What began as a cold weekend on campus quickly turned into a winter wonderland, as almost six inches of snow covered Lipscomb University.
Students left their dorm rooms for dinner Sunday night to walk out into the very beginnings of a snowfall that would not end until late Monday afternoon. The snow fell in flurries at first, gathering intensity until fat flakes were falling quickly, and at least two inches were already on the ground by around 10 p.m.
It did not take long for snow festivities to start up among the student body. Many students pulled on their winter coats and hats and headed out into the snow to frolic around campus. Snow angels dotted sidewalks and grassy areas, followed by footsteps spelling things in the snow – including a well-trenched “Hey Barbie” in the courtyard of Johnson Hall. Laughter echoed around campus, and snowballs quickly began to fly. Students gathered a little later on the intramural field to play a massive game of football, with at least 40 students tearing around the field in the whirling snow.
A creative version of snowboarding emerged later, with students holding onto ropes behind cars and balancing on boogie boards, bin lids and coolers, but this was shut down later by security. The setting sun didn’t stop students from playing in the snow, and many were out late into the night, enjoying the winter weather. It was still snowing at midnight, and students woke the next morning to the snow continuing to fall.
With all of Martin Luther King Jr. Day off, Lipscomb’s on-campus students made the most of their time. More games were arranged, and the intramural field was hardly ever empty – filled with students running through the still-falling snow playing football, ultimate frisbee, and soccer. Snowball fights broke out across campus, laughter echoing off the buildings as students chased each other with handfuls – and armfuls – of snow. The hills by the soccer and baseball fields were heavily in use as sled slopes, students using everything from actual sleds to boogie boards, deconstructed cardboard boxes, both bin lids and the actual bins, plastic picket signs and parking signs.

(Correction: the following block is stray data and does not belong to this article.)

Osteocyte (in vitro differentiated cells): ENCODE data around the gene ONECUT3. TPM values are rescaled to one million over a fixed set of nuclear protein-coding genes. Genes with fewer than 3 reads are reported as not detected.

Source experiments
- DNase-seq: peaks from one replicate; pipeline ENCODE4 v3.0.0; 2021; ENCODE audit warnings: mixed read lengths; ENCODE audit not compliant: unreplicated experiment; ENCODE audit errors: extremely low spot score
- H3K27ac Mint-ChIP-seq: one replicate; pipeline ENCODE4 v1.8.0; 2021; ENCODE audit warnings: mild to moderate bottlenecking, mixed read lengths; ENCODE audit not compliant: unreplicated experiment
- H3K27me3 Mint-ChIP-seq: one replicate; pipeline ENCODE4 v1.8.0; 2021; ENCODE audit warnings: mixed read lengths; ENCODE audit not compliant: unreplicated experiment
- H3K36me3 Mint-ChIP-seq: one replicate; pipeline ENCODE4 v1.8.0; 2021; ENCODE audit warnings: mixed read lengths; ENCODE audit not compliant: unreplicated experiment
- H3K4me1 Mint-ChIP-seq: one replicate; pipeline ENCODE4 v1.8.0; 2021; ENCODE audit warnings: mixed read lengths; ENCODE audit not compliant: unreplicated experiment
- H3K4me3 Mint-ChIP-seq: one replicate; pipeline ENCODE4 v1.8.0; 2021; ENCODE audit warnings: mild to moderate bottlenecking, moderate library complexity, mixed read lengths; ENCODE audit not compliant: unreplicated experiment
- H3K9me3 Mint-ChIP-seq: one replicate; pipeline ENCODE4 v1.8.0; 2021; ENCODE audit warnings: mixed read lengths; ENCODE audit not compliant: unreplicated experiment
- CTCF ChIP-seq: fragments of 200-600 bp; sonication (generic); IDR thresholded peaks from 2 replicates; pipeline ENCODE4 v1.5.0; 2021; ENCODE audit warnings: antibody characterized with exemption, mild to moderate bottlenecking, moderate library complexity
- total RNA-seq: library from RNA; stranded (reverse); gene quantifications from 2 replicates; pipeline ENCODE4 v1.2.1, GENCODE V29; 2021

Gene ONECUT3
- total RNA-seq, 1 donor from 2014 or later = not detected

The snow continued to fall until late afternoon on Monday, leaving about six inches covering campus. It blanketed every tree branch, lamp post, porch swing and railing, and many students made art on top of the surfaces. Some students even made dozens of tiny snowmen and placed them around campus for others to enjoy.
Classes on Tuesday were officially canceled Monday afternoon, and Tuesday transformed into a snow day, with yet more sledding, snow angels and snowball fights. Football in the snow proved a favorite, and still more groups of students could be found on the intramural field, throwing both footballs and snowballs. Tuesday was colder than the previous days, with the feels-like temperature dipping below zero degrees Fahrenheit for much of the day, but that didn’t stop students from enjoying the snow. A downside of the day for most was that classes were announced to resume on Wednesday.
The snow turned a three-day weekend into a four-day holiday, and students made the most of it. It was entirely memorable, and enjoyed across campus. For the students who experienced it, this snowfall will go down in the books.